Wednesday, June 17, 2015

The best village on the planet

“In the great cities we see so little of the world, we drift into our minority. In the little towns and villages there are no minorities; people are not numerous enough. — W. B. Yeats, The Celtic Twilight: Faerie and Folklore

I HAVE A theory about people and the phenomenon that is Facebook.

I’ll lay it out for you.

I don’t think humans are meant to live the way we do in such densely-populated areas, and I’m not talking about places like LA or New York City; I’m including anything above 1000 people and probably less.

As far as life on earth goes, humans are really new to the party. Primates diverged from other mammals around 85 million years ago. Anatomically modern humans evolved about 200,000 years ago, but the transition to "behavioral modernity" with the development of symbolic culture and language occurred just 50,000 years ago.

So primates = 85 million years. Modern humans = 50,000 years. We, as we know ourselves, have only been "us" for about six one-thousandths of 1 percent of primate existence, so let's be honest: we're not that far removed from our great ape relatives. They lived, and still do wherever we haven’t killed them off, in small troupes in balance with nature.

The irony of living as we do now is that it isolates us from both realms we instinctively need: human connection and connection to the natural world, and I think we crave both.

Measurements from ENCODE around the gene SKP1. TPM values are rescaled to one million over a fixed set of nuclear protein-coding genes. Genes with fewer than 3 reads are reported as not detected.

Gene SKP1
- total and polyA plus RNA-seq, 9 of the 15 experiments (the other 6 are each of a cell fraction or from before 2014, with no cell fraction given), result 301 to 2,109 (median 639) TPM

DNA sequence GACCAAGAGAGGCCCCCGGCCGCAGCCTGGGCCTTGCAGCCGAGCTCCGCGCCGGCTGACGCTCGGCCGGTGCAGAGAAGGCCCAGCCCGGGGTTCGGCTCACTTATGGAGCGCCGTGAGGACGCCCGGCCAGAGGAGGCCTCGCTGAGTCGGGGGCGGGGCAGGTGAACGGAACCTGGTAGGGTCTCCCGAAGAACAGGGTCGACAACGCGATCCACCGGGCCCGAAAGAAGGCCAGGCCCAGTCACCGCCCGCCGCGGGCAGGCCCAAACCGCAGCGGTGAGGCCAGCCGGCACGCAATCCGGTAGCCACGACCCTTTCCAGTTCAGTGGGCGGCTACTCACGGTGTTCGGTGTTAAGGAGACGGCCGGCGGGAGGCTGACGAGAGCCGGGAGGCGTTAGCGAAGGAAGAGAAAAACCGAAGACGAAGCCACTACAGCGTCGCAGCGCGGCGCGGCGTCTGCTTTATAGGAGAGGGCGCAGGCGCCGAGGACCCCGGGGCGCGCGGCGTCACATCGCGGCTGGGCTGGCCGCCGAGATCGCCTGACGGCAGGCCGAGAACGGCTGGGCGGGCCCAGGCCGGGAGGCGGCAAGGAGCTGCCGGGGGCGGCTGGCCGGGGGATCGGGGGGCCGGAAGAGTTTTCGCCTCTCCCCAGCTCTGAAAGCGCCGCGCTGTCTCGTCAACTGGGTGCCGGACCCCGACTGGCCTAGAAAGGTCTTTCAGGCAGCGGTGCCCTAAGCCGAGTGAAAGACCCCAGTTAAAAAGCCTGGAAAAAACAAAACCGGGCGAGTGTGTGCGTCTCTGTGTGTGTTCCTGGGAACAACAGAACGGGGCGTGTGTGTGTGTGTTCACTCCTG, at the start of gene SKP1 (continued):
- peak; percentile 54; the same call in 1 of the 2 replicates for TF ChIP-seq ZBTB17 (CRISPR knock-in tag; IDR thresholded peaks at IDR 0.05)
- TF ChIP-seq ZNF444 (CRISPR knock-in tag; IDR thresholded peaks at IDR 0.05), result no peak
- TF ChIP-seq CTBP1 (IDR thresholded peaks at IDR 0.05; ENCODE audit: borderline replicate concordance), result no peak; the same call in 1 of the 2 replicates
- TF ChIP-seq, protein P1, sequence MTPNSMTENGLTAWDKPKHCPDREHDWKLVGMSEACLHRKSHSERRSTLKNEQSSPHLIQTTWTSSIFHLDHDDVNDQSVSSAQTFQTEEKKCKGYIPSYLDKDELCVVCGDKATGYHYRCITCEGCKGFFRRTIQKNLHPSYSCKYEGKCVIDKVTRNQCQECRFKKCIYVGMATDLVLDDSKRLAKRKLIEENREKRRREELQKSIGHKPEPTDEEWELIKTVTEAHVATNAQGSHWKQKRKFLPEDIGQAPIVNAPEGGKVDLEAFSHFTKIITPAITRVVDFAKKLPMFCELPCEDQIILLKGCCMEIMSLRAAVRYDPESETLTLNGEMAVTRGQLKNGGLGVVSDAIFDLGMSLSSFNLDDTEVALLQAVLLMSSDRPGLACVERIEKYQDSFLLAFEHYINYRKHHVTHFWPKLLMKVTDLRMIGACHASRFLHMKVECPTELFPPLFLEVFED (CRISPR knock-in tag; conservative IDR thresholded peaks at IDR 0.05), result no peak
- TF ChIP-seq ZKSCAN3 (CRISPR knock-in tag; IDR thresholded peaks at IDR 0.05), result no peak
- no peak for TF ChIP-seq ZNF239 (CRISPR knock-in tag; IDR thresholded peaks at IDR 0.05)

I've been writing in my last few posts about how starved my soul becomes for the non-human world. Perhaps you're fortunate enough to live in the country or at least next to a greenbelt or park. The rest of us have to drive or fly miles away to find unfettered nature. Most of the time the closest we get to wildlife is keeping a pet (which as my theory goes, helps explain the skyrocketing statistics of pet ownership) or maybe watching birds at a backyard feeder. That's a long way from being part and parcel of the natural world.

Then there's the human connection side of the equation. We used to live in small clusters, hamlets and villages where everyone knew everyone. Now you’re lucky if you know your neighbor much less have established a genuine friendship.

Along comes Facebook, and voila — a means to allow us to inhabit, if not a real, at least a virtual village.

I was kind of a late-adopter of Facebook. The first thing I learned as a neophyte with a tiny circle of "friends" is that Facebook can be used as a weapon to exclude or one-up, so I ditched it about as soon as I tried it.

Although I’d “gotten off” Facebook, the account was still open, and one day I accidentally came across a national pro-gun-regulation post. I started reading the comments, and I was riveted.

Holy moly! In the words of Patty Austin on an album we own, “Yes, my sisters and my brothers!” 

I was flabbergasted to discover that there are actually lots of people in the world who have a similar world view as mine, and I saw in Facebook the possibility of it serving as a link to a universe of like-minded individuals I feel akin (and kin) to.

With trepidation, I sent a friend request to a few whose comments I thought were well informed, passionate and articulate, messaging them to explain how I discovered them and why I’d chosen them. They took me on, and I was in with both feet.